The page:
Tuesday, October 4, 2011

Katydid and Northern Red-bellied Snake

Life is getting ready for winter in Michigan on this gorgeous autumn day. Woolly bears are scooting their midsections down the road apiece. I watched a katydid, walking on the bike path among the yellow, red, orange and brown leaves, stop for a minute to sort out what was tree and what was tarmac. The crimson poplar leaves look like kisses on the sidewalk. A little snake that I thought was a stick moved just as I was about to squish it. Got my cellphone out to take a picture and got close in. The snake stiffened its coils and raised its head, rolled up its top lip and showed me the inside of its black mouth. Freaked me out enough to not get the picture. Confirmed it was a Northern Red-bellied Snake because a man wrote about the same behavior. It escaped into the grass, safe from walkers and bikers. An enormous hawk soared overhead, head up to the blue sky, not hunting, just soaring. This is a day for soaring in Michigan.

Sunday, October 2, 2011

#OccupyWallStreet

Romans abandoning Briton, colonial imperialism kicked out of India and Africa, young people quietly demonstrating in the South in the 60s, this year in the Middle East, and now New York: the minute law enforcement starts messing with protesters is the same minute the protests get bigger, brighter, more powerful and eventually, successful. Demonstrators know this. Guess law enforcement does not. The Wall Street protests are not nearly the gargantuan and holy offloading of repressive and nasty regimes as the other crises were; or is it? Wall Street came so damn close to taking the world economy down, and the shakiness is not over. Wall Street speculators and minions have pranced away completely unhindered to continue at will the practices that may yet demolish global world financial markets. When does the noosphere become saturated? What is happening in our country is the same thing that happens in our family. When we let bygones be bygones, when we shut up rather than speak our truth, when we forgive without forgetting, when we take no turn that will upturn the status quo; we allow the hurts, the dismantling of dignity and community to stop us from growing and healing. We need to call out the perpetrators, to name the criminals involved and either put those in the court system, or redeem them in the public square. We cannot shovel the damage done under the Brooklyn Bridge. It is our obligation as free citizens, as patriots, as human beings.

Thursday, September 29, 2011

Pike Are Running in the Looking Glass

For the TweetPeeps @miseagrant with Michigan Sea Grant who thought the pike were really swimming in the Looking Glass River. *groan* Cheers!

PreCode Movies

Watched Baby Face (Warner Bros. 1933). TCM played the restored movie, re-released in 2004. The 4 minutes of cut footage, found in a film vault in Dayton, OH (removed by NY State Board of Censors before its release) were back in the film. Censors appeared more concerned about the morality part of Nietzsche's take on using feminine wiles to get to the top, than the actual sex content. Changing the speech from "Exploit yourself! Use men! Be strong! Be defiant!" to "Be clean, be strong, be defiant!" got it passed by the morality stiffs. The bit about Nietzsche is an example of what I like about precode films. Stanwyck is street tough, poor, but we see her with Nietzsche's book more than once. She can read. Complex philosophical concept is not unreadable to her. It's the babes hissing behind Stanwyck's back who contrast. Before Norma Shearer was America's wholesome wronged wife, she was a precode broad, too. Prior to self-appointed morality nitpickers getting their mitts into moviedom, there were marvelous wicked parts for women. The Motion Picture Production Code was a collaboration between the studio bosses and the prissy pants who make it their business to tell everybody in the country what's inappropriate. We have them today, even though the Production Code Administration went away in 1968. Wouldn't you love to know what Hays did in the Hays Office when he was screening all those questionable movies? I wouldn't, actually. But it's fascinating that the Hays Office was primly overseen by Joseph Breen, author of the Nietzsche rewrite in Baby Face.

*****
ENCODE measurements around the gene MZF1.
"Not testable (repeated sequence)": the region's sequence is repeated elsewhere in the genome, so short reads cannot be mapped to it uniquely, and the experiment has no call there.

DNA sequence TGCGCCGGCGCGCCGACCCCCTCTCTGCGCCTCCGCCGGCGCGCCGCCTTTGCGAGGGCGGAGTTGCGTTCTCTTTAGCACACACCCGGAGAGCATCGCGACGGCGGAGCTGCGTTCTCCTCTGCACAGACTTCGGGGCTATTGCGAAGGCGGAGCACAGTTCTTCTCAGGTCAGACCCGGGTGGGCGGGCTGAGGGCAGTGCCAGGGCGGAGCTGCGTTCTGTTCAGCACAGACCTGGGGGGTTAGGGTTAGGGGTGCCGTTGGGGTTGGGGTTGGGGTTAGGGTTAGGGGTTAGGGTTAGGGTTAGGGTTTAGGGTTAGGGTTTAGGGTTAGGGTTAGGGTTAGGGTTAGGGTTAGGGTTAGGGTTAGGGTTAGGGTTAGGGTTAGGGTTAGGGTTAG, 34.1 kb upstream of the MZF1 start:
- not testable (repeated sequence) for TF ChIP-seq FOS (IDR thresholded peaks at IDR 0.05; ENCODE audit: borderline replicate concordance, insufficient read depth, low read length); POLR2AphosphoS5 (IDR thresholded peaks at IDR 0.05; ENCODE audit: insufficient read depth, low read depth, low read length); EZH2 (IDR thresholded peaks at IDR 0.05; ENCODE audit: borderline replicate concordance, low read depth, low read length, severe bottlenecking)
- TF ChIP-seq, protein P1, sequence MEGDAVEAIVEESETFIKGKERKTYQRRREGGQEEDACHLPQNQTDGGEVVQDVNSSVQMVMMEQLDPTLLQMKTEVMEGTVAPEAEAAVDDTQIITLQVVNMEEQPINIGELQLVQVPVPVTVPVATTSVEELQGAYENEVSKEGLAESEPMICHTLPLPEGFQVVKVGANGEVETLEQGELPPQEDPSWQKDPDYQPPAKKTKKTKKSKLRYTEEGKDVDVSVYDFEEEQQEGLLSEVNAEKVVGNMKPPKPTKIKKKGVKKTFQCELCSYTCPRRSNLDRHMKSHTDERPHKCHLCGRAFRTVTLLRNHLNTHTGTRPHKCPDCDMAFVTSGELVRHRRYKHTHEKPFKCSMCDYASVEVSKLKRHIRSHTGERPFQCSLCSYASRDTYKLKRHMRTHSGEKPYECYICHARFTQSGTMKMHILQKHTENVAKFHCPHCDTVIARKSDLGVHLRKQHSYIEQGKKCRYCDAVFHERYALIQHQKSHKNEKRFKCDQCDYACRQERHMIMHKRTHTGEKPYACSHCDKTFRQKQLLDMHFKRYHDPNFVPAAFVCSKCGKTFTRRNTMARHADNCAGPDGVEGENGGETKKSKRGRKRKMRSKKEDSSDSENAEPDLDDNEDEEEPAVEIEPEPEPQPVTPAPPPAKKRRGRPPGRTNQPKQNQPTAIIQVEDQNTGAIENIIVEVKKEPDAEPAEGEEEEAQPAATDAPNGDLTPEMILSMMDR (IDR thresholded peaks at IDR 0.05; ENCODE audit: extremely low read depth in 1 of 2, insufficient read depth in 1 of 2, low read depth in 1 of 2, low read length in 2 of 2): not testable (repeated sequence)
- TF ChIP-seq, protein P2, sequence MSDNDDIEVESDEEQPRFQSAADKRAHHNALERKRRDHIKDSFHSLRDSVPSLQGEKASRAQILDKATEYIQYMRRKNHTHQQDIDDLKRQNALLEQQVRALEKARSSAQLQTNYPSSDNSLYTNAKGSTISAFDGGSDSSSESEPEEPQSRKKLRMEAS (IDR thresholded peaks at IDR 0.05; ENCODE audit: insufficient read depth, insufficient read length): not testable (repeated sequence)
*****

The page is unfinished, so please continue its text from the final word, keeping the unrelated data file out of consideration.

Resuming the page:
Monday, September 26, 2011

Joy Arrives in a Recycled Box

I bought Pangea Organics Canadian Pine with White Sage shower gel at Organic Bliss in Ann Arbor a long time ago. Savoring the fragrance, I've smelled it more than used it. The aroma is natural and pungent and I can instantly transport myself to a Michigan pine forest, see sunlight flitting in the boughs, hear the wind in the tall pines and my own childlike laughter. Like most favorite things, it's almost gone, and expensive for my budget. I looked longingly on the internet once more, and was happy to find the washing-up and pine forest transport portal comes in a more cost-effective bar soap. The package arrived today in 100% post consumer recycled packaging. And the box the soap comes in has spruce tree seeds with instructions to plant. For the cost of a bar of soap, I can be clean, ecologically responsible and happy all in one package. Instant bliss, and more joy to follow as the spruce germinates, roots and grows.